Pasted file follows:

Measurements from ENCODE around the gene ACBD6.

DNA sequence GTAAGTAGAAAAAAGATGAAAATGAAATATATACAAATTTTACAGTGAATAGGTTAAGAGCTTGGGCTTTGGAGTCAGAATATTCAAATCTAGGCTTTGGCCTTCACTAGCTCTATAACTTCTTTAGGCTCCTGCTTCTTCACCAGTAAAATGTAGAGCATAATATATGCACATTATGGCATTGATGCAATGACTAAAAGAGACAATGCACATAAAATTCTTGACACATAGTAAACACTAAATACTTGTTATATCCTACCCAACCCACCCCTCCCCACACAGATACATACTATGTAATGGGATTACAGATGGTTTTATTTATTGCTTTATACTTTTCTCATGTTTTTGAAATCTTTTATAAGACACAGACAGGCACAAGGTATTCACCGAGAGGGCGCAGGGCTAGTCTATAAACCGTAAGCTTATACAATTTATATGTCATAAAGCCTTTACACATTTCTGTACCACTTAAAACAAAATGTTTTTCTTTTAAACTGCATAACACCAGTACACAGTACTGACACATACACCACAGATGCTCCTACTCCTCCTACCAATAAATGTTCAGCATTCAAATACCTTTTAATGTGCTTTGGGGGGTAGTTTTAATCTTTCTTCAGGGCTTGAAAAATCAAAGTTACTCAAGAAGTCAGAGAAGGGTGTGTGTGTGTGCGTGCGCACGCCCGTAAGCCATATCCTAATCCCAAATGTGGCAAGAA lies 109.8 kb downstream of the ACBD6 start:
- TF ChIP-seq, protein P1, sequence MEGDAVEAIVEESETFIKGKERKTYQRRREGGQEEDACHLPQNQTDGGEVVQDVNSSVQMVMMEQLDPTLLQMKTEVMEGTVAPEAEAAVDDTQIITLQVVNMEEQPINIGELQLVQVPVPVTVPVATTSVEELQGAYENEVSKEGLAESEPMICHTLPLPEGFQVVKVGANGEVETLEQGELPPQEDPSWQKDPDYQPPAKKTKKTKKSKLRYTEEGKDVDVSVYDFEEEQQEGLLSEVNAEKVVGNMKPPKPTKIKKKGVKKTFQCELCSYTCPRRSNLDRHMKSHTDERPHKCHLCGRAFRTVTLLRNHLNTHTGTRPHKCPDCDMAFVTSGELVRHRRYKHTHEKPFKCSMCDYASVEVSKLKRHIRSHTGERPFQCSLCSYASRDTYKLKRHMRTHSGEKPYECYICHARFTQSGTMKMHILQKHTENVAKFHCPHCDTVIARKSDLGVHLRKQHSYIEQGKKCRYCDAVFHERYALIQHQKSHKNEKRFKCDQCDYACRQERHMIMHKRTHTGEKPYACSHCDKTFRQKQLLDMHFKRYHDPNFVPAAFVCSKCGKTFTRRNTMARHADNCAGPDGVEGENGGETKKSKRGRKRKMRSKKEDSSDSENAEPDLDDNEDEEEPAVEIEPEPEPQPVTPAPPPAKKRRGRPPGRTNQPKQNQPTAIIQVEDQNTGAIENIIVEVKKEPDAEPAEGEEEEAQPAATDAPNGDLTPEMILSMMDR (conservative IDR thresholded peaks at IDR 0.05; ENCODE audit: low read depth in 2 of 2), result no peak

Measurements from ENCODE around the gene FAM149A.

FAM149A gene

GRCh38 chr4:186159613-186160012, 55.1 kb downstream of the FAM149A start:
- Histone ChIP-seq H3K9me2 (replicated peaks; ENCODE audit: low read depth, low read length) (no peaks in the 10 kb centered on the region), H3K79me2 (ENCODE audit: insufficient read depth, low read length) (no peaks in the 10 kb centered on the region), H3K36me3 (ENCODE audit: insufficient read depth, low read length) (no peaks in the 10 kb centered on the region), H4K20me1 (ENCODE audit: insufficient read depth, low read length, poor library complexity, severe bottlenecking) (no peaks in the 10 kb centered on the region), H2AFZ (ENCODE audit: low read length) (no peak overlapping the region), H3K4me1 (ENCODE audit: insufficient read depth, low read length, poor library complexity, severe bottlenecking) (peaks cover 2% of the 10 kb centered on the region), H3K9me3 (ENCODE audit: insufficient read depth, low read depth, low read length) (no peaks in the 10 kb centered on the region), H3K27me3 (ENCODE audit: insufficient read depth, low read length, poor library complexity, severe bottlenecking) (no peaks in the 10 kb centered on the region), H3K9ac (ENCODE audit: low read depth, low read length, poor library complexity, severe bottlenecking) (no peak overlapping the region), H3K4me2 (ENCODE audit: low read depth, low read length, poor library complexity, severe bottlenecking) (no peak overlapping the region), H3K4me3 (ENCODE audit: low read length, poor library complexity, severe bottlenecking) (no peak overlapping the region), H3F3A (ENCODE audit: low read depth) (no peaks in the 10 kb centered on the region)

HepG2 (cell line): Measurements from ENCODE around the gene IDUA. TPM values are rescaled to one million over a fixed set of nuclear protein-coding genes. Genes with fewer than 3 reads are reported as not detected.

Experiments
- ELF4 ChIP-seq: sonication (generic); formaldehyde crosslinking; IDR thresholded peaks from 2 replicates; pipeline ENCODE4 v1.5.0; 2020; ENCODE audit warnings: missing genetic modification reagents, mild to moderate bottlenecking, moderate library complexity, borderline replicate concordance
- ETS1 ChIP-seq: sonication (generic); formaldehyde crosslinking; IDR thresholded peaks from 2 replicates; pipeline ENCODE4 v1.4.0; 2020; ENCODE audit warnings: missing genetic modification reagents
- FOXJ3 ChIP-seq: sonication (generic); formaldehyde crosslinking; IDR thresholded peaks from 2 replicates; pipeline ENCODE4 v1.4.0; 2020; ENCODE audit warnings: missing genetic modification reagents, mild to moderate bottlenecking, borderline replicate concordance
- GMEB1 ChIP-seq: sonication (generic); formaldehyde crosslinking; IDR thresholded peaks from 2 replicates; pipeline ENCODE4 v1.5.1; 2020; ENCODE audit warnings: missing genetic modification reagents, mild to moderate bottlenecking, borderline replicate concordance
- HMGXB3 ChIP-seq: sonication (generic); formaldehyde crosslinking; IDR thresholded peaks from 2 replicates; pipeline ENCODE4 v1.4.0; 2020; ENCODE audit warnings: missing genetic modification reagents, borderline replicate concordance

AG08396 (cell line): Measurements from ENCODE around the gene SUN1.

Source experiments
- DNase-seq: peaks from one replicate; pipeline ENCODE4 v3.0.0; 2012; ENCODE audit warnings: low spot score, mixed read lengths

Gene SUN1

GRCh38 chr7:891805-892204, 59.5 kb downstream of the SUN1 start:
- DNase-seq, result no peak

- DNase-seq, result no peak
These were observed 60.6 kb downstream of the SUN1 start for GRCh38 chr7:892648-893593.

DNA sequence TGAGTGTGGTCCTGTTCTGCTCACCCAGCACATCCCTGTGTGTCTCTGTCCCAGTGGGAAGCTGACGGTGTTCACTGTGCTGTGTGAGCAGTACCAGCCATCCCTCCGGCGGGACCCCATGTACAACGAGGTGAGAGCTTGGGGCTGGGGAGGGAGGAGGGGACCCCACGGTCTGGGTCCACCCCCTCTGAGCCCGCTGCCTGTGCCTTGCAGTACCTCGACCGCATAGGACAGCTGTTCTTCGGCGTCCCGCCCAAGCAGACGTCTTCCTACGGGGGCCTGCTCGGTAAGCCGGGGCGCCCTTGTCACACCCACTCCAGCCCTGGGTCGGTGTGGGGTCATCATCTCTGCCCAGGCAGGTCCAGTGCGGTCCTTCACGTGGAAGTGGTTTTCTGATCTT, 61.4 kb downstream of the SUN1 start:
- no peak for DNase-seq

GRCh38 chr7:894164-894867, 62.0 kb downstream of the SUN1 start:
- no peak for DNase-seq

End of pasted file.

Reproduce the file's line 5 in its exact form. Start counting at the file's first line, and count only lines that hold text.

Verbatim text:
FAM149A gene